Landmines and other ordnance killed or injured 40 people during the first two months of the year, according to the latest figures from the government’s Cambodian Mine Action Authority.
The Phnom Penh Municipal Court on Friday continued to question, but did not bring charges against, American missionary Daniel Johnson, who was arrested Monday in relation to sex crimes committed in the U.S. and who is now accused of raping five boys at an orphanage in Phnom Penh.
The 35-year-old’s lawyer, Tuot Lux, said by telephone that his client would continue to be questioned on Saturday at the court, although he said it appeared the prosecutor does not have enough evidence to charge the U.S. citizen.
“The prosecutor has not yet charged him [Johnson], because he is reviewing what he should be charged with, because there is very thin evidence, and the only evidence is a child’s testimony,” the lawyer said.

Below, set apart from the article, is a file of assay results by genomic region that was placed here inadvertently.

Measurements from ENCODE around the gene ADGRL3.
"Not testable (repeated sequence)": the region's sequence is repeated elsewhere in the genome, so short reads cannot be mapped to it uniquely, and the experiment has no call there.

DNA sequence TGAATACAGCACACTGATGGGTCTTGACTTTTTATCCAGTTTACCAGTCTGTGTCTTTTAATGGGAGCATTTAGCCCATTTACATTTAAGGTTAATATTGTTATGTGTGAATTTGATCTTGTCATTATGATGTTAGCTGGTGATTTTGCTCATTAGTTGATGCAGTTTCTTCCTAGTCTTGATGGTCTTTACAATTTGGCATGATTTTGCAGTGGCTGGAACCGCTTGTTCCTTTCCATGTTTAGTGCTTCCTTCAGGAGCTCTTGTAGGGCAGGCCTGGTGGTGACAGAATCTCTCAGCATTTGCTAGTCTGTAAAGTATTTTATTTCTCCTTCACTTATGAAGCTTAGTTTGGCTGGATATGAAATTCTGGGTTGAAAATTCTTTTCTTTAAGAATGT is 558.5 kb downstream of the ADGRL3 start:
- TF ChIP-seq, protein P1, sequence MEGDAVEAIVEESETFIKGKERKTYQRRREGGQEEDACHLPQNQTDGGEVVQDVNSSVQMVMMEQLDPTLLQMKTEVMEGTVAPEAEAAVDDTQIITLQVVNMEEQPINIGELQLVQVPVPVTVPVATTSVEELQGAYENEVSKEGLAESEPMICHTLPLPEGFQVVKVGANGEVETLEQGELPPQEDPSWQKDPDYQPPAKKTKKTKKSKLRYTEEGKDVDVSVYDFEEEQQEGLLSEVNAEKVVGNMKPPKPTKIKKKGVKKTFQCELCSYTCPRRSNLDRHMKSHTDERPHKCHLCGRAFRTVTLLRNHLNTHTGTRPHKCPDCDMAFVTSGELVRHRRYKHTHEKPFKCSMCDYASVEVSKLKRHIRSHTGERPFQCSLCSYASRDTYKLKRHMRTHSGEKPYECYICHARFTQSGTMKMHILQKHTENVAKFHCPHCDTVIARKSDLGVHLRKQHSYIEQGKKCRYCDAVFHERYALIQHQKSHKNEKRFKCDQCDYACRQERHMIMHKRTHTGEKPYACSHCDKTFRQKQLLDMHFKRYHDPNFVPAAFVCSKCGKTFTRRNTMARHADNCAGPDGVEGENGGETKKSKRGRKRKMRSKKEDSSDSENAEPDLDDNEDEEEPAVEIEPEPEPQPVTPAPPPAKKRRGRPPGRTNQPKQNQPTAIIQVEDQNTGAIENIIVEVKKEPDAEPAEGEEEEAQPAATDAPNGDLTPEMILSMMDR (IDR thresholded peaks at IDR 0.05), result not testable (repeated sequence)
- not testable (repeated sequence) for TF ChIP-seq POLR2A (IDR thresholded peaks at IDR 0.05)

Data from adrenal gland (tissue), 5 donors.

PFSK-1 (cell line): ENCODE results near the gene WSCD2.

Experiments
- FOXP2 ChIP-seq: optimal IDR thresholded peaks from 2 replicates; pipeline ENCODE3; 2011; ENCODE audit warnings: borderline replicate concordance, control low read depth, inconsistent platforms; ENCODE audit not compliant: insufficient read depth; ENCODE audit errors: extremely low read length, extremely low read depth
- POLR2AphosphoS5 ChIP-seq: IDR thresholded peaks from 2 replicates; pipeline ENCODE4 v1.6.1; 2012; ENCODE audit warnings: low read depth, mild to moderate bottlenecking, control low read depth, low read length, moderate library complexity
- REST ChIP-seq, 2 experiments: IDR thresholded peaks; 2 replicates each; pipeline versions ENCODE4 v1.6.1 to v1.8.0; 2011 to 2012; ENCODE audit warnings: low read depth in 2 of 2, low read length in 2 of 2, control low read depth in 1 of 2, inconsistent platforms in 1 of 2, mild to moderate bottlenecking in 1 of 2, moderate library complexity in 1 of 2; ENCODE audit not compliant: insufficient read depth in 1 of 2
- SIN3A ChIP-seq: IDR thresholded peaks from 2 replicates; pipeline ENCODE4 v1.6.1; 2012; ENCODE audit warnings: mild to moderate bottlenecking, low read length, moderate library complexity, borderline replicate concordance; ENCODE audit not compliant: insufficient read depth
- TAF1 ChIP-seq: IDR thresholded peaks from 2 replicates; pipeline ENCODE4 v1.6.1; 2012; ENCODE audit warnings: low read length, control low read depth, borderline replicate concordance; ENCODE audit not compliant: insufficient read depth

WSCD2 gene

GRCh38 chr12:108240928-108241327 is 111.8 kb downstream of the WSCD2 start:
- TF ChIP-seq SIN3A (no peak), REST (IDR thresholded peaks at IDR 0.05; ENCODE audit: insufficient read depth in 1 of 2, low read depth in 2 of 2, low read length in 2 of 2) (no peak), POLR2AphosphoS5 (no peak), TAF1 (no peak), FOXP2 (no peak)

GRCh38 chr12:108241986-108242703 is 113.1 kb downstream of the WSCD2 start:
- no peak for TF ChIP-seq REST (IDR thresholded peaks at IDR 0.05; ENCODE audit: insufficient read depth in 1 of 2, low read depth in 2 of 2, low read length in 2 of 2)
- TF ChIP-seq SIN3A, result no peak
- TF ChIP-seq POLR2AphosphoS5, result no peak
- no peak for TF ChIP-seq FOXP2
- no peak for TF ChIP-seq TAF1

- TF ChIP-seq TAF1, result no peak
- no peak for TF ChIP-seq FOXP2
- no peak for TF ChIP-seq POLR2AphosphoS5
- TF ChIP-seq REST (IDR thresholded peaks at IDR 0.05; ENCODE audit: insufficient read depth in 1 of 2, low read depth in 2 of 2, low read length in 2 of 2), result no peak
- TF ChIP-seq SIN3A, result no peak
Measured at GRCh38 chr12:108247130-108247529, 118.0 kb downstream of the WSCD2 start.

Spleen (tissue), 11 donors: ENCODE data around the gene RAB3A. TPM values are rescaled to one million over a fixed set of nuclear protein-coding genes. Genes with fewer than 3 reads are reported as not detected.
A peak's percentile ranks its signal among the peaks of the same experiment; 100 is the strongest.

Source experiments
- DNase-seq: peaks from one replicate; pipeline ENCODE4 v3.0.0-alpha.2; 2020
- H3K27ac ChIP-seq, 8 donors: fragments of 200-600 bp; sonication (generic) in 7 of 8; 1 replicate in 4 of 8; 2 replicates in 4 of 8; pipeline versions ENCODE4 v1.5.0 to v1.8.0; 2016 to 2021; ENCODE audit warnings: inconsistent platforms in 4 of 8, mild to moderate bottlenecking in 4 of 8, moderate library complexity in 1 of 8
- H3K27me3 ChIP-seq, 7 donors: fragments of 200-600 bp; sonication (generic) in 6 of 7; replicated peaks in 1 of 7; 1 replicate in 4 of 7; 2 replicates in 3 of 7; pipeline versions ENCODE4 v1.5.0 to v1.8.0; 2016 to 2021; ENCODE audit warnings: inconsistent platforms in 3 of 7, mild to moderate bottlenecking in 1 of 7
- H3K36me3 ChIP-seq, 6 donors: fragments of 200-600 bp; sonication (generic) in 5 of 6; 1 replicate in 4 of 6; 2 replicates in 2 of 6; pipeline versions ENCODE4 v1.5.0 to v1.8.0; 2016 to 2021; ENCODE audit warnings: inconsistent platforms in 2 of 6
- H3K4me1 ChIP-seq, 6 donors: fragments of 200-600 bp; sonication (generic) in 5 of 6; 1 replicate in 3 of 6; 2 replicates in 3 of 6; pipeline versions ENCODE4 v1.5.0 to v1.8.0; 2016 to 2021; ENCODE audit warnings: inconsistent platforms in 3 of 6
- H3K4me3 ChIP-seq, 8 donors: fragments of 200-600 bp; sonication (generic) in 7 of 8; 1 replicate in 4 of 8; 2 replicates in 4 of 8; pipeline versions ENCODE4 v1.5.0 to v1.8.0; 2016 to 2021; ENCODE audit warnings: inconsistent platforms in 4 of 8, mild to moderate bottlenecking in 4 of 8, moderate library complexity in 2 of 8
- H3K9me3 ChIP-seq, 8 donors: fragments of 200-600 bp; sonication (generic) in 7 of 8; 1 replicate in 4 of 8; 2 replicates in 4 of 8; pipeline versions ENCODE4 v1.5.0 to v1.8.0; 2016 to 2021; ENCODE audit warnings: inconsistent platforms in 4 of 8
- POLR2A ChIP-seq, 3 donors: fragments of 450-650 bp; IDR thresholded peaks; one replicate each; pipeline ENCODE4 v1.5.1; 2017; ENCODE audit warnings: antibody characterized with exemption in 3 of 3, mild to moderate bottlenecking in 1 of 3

During questioning at the court, Mr. Lux said Johnson denied abusing the children in his care.
“He said that he didn’t abuse the child, and he wondered why children accused him and asked the court to question the children,” Mr. Lux said.
Johnson is accused of raping five boys between the ages of 11 and 15 at an orphanage in Meanchey district’s Boeng Tampoun commune called the Home of Hope, where he had worked as the director.
The orphanage is one of several projects operated by Hope Transitions, an evangelical Christian group.
The allegations of sexual abuse in Cambodia emerged after the Federal Bureau of Investigation in the U.S. investigated the missionary and sought his extradition to face charges of child sex crimes there.
Pol Phithey, director of the Ministry of Interior’s anti-human trafficking police department, said the municipal court has ordered that Johnson be held in custody at the department until
it has finished questioning the suspect.
The five alleged victims of abuse are now in the care of Hagar International Cambodia.
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